“That was the fundamental movie of my childhood because it captured how scary the world looks when you’re a kid,” Del Toro recently told me. “Primal stories like that help children decipher the world in all its complexity. The worst lie you can tell a kid is that the world is black and white. I heard that in church, but not in ‘Pinocchio.’

“For me, Pinocchio and the Frankenstein monster are two sides of the same coin,” Del Toro continues. “They’re both creations by an uncaring father released into the world without much aid to figure it out. One is an ethical fable because the monster has to construct a deeper system of spirituality. ‘Pinocchio’ is a more moral journey traditionally, in which the do’s and don’ts are related to what you need to do to be loved. It’s more a fable about domestication.”

Which, frankly, always irked the Oscar-winning director. And as he thought about “Pinocchio” over the years — and he thought about it a lot — he wondered why Pinocchio couldn’t be loved on his own terms. Forget turning into a real boy. He’s a living piece of wood with a heart as big as a forest! Shouldn’t that be enough? Forget all the talk of obedience. Defiance in the face of conformity should be the virtue that’s revered.


Given this lifelong rumination, it’s no surprise that “Guillermo del Toro’s Pinocchio,” currently playing in select theaters before landing on Netflix on Dec. 9, might be darker, weirder and, in many ways, more wonderful than the Disney movie you remember watching as a child.

I go into even more detail in this Envelope cover story interview with Del Toro. And, yes, I can’t lie (because you know what happens if you do): “Pinocchio” was part of that bold Oscar predictions story I mentioned earlier in this newsletter. Check it out!

Guillermo del Toro holds a Pinocchio puppet in a multi-exposure portrait.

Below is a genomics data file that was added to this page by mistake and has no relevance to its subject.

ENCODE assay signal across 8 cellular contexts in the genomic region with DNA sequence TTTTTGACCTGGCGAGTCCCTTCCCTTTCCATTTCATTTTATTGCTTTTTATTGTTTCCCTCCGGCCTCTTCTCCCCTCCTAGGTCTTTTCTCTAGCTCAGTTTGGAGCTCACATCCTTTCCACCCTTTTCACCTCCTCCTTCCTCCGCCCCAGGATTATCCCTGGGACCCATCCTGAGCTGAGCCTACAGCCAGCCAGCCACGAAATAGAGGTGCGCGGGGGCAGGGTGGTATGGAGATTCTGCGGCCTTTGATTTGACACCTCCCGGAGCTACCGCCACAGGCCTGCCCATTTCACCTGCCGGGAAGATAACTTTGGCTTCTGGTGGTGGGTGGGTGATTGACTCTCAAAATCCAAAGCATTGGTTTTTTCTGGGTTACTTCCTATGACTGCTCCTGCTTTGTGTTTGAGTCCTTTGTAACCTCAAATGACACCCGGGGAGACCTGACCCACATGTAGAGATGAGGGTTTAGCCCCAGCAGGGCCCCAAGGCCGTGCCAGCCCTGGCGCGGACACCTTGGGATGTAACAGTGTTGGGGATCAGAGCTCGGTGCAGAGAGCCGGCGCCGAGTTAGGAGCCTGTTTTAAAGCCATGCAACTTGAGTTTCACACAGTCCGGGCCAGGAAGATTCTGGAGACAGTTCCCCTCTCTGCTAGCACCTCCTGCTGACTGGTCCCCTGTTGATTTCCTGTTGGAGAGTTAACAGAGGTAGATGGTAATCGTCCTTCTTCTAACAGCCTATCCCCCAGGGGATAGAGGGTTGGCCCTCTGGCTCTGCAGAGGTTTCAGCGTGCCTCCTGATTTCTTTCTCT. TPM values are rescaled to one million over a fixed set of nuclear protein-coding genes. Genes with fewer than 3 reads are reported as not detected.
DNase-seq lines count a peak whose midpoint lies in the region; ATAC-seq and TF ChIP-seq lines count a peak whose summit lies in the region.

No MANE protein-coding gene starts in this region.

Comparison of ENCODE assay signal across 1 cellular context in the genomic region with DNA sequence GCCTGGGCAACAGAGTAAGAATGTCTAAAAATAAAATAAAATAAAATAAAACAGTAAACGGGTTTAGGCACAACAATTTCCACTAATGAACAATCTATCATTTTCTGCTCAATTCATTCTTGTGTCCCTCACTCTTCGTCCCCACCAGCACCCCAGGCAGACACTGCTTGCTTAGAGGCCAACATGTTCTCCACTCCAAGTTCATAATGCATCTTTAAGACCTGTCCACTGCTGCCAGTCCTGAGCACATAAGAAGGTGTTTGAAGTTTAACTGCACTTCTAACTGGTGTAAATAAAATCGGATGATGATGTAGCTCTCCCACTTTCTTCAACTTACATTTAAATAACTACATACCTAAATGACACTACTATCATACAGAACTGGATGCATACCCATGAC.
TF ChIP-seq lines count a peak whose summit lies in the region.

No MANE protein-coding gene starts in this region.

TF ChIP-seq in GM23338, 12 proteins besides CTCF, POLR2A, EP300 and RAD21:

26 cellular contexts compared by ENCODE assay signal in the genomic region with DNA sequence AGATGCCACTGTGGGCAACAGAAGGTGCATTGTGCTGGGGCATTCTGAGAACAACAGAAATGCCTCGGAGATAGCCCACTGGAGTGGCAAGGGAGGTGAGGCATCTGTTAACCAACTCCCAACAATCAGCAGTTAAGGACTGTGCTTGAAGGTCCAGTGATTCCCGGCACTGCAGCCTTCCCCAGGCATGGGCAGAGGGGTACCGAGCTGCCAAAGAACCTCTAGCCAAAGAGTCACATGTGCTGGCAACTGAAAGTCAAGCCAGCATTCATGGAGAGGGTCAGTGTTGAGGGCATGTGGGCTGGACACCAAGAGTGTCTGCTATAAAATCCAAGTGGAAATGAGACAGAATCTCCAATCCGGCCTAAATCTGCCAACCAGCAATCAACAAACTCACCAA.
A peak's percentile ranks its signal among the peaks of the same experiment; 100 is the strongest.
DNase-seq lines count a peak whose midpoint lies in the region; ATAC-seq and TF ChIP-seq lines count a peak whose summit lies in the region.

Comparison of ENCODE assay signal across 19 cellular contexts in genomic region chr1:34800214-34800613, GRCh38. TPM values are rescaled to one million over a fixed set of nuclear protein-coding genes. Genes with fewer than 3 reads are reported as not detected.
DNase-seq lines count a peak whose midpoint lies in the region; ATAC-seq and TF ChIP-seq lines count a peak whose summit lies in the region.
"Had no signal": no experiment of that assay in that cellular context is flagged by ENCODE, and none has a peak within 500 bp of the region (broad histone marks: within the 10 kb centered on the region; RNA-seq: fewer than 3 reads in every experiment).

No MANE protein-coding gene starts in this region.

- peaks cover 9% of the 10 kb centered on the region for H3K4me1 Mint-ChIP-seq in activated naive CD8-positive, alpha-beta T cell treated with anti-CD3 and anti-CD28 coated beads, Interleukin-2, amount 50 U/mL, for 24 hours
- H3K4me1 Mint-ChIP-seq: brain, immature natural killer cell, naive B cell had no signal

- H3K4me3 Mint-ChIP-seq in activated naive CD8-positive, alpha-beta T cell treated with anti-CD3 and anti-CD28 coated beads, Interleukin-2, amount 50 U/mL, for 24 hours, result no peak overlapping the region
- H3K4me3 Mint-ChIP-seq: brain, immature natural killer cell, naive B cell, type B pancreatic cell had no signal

Guillermo del Toro is back with “Guillermo del Toro’s Pinocchio.”
(Irvin Rivera / For The Times)

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Antoine Fuqua talks Will Smith, ‘Emancipation’

After Will Smith walked on stage and slapped Chris Rock at the Oscars early this year, there was all sorts of speculation about how Apple TV+ was going to handle the release of “Emancipation,” the period action thriller he made with director Antoine Fuqua (“Training Day”).

Well, (enough?) time has passed and “Emancipation” will be opening in select theaters Dec. 2 ahead of its streaming release a week later. It remains to be seen whether the public, the industry and awards season voters will embrace — or even acknowledge — the movie.

“I’m just taking everything as it comes, sticking to the task at hand, sticking to the work and the art,” Fuqua told Times film writer Josh Rottenberg. “That’s all I can control, so I’m focused on that.”

Josh also spoke with Fuqua about the importance of continuing to grapple with the history of slavery, the challenges of mounting a major Hollywood production in alligator-infested swampland and navigating the fallout from Smith’s actions at the Oscars. It’s a good read.

Antoine Fuqua and Will Smith on the set of "Emancipation."
(Quantrell Colbert / Apple)